Friday, January 06, 2012

Friday update

On January 5, the Department of Health and Human Services issued new electronic standards for fund transfers under the Health Insurance Portability and Accountability Act ("HIPAA").  This interim final rule has a  January 2014 compliance date. The press release explains that

Future administrative simplification rules will address adoption of:
  • A standard unique identifier for health plans;
  • A standard for claims attachments; and
  • Requirements that health plans certify compliance with all HIPAA standards and operating rules.
The press release quotes the HHS Secretary as follows -- “Thanks to the Affordable Care Act, health care professionals will spend less time filling out paperwork and more time focusing on delivering the best care for patients,” said HHS Secretary Kathleen Sebelius. The FEHBlog finds this statement to be quite humorous because HIPAA was enacted in 1996. HIPAA called for electronic funds transaction, health plan identifier, and claims attachment standards. Here we are over 15 years later and we are just getting the EFT standards. This is not a knock on the government. It is a knock on Congress for embedding fast moving technology standards in the law.

Kasier Health News offers an upbeat article on how collaborative efforts among insurers, providers, employers, and patients can save money and improve care. Well I'll be darned.

Perhaps the biggest roadblock is the predominant fee-for-service system, which pays providers to deliver more services, rather than better, more efficient care. Health-care payers, including private insurers and Medicare, have been slow to change their payment models to reward outcomes rather than volume of care. That sometimes puts providers in the position of losing revenue by doing the right thing for patients.
Dr. Donald Storey, who worked on the Seattle collaborative as an Aetna medical director and now is a vice president at Premera Blue Cross, blames insurers' reluctance to change on their having many different contracts with employers and providers. In addition, not everyone wants a more efficient system. "One man’s waste is another man’s income," he says.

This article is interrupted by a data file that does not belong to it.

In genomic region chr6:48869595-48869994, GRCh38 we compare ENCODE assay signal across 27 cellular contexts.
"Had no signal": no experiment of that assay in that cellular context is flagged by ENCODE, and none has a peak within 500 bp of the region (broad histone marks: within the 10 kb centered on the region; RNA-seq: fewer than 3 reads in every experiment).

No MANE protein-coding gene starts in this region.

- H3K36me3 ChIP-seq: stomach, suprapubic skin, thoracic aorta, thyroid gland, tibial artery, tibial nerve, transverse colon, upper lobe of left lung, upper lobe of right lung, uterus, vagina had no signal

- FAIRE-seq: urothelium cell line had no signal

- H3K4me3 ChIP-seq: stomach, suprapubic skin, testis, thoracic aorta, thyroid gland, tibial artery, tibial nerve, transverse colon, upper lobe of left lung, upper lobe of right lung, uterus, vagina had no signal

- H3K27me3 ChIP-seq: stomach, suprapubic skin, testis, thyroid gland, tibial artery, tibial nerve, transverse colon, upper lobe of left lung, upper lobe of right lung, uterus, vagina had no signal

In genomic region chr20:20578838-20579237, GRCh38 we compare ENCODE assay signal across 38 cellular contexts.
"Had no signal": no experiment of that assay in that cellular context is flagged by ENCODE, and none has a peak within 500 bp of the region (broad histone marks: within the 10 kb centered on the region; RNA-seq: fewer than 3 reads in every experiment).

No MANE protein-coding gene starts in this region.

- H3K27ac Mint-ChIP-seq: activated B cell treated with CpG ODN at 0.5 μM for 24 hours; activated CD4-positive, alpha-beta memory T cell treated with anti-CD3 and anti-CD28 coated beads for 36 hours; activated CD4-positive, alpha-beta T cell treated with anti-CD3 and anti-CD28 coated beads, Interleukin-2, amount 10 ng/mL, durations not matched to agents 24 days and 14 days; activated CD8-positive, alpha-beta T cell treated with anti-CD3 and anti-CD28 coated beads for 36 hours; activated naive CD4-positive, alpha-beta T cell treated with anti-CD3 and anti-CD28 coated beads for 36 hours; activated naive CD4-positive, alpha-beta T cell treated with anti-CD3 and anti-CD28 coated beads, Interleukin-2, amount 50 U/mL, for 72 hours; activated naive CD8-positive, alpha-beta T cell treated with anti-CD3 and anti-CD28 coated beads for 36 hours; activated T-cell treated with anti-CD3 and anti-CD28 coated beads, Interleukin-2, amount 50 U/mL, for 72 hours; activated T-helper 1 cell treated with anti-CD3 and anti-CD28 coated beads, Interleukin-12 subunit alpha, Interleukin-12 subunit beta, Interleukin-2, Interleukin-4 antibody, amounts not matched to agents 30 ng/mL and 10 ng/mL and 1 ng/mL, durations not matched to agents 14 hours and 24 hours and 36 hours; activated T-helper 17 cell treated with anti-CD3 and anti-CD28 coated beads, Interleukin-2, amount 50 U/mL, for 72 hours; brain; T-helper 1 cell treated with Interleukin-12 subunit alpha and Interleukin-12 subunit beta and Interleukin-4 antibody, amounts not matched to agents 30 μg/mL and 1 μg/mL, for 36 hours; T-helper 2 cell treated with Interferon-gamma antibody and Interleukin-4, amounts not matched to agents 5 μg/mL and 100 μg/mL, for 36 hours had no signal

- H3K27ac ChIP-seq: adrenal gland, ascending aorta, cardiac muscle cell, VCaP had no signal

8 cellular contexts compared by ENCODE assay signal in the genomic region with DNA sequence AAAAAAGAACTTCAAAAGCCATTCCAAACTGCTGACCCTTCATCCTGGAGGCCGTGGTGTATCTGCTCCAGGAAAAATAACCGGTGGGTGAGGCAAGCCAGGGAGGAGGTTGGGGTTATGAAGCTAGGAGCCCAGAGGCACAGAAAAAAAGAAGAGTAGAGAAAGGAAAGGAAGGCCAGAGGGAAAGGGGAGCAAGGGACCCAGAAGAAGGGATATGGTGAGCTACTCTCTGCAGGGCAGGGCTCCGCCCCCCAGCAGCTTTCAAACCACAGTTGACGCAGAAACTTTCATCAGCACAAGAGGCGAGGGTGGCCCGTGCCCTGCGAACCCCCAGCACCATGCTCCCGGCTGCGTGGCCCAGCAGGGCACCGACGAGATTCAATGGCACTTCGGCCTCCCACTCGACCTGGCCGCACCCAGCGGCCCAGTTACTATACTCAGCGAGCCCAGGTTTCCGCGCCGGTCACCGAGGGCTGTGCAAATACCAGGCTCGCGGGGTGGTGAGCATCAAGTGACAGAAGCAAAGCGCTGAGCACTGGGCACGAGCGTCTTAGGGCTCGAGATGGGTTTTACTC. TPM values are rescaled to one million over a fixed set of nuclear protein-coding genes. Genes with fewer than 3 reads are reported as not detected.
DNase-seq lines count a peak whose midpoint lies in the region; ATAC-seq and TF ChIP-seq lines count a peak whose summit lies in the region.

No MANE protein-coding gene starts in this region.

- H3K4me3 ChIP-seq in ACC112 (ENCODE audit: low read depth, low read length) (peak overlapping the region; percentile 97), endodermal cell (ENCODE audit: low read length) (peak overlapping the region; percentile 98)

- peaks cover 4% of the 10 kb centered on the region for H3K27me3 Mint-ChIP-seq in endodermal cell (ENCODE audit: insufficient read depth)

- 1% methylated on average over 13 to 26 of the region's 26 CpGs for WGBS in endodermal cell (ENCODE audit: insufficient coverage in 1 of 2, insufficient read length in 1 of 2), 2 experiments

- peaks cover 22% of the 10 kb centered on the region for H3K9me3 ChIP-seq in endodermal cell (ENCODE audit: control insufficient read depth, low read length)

Some insurers have embraced collaboration. In Sacramento, Blue Shield of California, Catholic Healthcare West and Hill Physicians Medical Group have worked with CalPERS, the state public employee benefit system, to redesign care after they identified quality problems and high costs for 42,000 plan members.
Key areas were obesity-reduction surgery, hip and knee care, hysterectomies, and preventable emergency department visits and hospital readmissions. For example, Hill Physicians persuaded its OB/GYNs to perform more minimally invasive hysterectomies, which are safer and cheaper than open hysterectomies, when appropriate. Catholic Healthcare West hospital staff worked closely with patients on their medication instructions before discharge, to make readmissions less likely.
Redesigning care through a collaborative is "not easy to do. There's a lot of investment of human resources, and we didn’t know if it would work or not," says John Wray, senior vice president for managed care at Catholic Healthcare West. "But this was something we thought was important to try to learn from."

It worked. Hospital length of stay and readmissions both declined 15 percent in 2010. That helped save more than $20 million, exceeding the $15.5 million target and allowing Blue Shield to keep CalPERS' premiums flat in Sacramento for 2011. The remaining savings were split among the three partners, who would have lost money if the target hadn’t been hit.
In the same vein, the actuarial consulting firm Milliman provides a link to its recent report on bundled payments as an alternative to fee for service coverage.

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